ORIF (Open Reduction Internal Fixation) of the talus is a surgical procedure to treat a broken talus bone in the ankle joint. The talus bone is an important bone that connects the foot to the leg, and a fracture to the talus can be a serious injury.
During the ORIF procedure, the surgeon will make an incision in the skin over the ankle joint to access the broken talus bone. The bone fragments will be realigned and secured using metal plates, screws, or pins to hold the bone in place while it heals.
The procedure may be performed under general anesthesia, spinal anesthesia, or regional anesthesia, depending on the patient’s medical history and the surgeon’s preference. The surgery may take a few hours to complete, and the patient may need to stay in the hospital for a few days after the procedure.
Recovery from ORIF of the talus can take several months, and the patient may need to use crutches or a walking boot during the initial stages of recovery. Physical therapy may also be prescribed to help the patient regain strength and range of motion in the ankle joint. It is important to follow the surgeon’s post-operative instructions carefully to ensure a successful recovery.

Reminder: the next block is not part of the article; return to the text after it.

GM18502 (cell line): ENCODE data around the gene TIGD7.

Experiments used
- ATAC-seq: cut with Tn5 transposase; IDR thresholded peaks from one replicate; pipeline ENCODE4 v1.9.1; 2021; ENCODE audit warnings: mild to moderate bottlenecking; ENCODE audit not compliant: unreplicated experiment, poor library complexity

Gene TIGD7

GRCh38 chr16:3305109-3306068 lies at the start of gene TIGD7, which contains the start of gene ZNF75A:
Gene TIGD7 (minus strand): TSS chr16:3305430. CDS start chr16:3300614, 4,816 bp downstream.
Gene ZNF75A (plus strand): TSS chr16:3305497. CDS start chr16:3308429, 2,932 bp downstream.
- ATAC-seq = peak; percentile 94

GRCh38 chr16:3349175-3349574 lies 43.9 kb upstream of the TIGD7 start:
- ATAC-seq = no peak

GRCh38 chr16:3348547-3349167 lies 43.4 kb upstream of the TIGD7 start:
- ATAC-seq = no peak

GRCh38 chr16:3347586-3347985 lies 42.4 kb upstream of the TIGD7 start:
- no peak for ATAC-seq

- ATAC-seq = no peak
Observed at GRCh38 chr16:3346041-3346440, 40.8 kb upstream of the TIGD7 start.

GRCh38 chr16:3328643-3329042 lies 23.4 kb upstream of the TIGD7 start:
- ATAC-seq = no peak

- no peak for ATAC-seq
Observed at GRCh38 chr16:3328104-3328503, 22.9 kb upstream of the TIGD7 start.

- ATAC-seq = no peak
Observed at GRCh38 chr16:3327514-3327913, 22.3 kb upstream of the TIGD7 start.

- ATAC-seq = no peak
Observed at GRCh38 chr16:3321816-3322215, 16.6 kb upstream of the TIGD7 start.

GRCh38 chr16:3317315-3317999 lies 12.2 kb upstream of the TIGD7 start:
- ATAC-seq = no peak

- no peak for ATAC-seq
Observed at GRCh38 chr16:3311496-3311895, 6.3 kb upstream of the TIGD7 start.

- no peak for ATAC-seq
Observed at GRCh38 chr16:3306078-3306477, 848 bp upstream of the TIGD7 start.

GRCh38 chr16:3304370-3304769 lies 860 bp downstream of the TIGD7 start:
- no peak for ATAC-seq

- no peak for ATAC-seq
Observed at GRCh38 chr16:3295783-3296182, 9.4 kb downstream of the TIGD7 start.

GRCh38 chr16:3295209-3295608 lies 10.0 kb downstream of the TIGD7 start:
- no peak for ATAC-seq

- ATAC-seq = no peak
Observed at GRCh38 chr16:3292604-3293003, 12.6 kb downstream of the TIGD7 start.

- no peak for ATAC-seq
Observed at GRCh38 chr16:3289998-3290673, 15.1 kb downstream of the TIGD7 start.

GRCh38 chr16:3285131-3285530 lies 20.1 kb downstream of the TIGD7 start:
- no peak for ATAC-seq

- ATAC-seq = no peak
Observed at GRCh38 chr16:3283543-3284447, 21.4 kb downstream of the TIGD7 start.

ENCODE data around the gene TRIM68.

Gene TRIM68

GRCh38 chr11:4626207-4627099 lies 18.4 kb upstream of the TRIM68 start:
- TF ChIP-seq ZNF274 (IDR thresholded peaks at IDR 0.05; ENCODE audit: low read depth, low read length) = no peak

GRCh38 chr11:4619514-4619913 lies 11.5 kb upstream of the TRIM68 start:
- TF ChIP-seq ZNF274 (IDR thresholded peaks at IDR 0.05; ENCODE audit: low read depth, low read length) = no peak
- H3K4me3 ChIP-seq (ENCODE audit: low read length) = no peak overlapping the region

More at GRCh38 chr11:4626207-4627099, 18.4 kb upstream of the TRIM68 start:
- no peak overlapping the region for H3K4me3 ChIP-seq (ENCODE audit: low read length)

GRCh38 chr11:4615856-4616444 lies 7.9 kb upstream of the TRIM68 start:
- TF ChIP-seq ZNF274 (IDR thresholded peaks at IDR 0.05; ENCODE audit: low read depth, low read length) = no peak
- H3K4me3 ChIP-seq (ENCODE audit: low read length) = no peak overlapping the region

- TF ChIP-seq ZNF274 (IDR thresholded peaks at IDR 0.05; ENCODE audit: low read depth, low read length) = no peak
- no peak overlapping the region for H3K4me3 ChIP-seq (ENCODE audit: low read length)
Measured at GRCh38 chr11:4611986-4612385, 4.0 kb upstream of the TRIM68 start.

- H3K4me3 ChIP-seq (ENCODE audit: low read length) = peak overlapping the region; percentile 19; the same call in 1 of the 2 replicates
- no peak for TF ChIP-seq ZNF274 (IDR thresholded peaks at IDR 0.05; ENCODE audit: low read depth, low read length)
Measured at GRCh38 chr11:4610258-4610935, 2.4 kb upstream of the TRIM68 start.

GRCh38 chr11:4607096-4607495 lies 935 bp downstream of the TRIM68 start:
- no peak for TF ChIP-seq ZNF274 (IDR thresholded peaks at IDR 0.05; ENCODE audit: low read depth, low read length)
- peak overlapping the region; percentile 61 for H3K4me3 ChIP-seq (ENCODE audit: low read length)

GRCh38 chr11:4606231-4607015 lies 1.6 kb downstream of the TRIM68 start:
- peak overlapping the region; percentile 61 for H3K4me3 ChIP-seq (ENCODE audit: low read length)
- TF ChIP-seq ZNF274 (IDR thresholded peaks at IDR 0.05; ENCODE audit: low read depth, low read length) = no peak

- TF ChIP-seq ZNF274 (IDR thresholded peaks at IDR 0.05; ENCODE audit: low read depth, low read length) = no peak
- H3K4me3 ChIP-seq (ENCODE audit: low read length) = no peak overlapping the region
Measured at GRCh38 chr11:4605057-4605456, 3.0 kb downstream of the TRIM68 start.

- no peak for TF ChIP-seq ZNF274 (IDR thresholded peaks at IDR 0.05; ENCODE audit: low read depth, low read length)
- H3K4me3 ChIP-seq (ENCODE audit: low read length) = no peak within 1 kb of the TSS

Open reduction and internal fixation (ORIF) of talus is a surgical procedure that aims to realign and stabilize a broken talus bone. The talus bone is a small bone that connects the leg and foot, and it plays an important role in the ankle joint. Talus fractures can result from high-energy injuries, such as car accidents or falls from height, and they can cause severe pain, swelling, and difficulty walking. ORIF of talus is typically recommended when the fracture is displaced or involves the weight-bearing surface of the bone. The surgery involves making an incision over the broken bone, realigning the fragments, and then securing them in place with metal screws, plates, or wires. The goal of ORIF of talus is to promote healing, restore normal joint function, and prevent long-term complications, such as arthritis and avascular necrosis.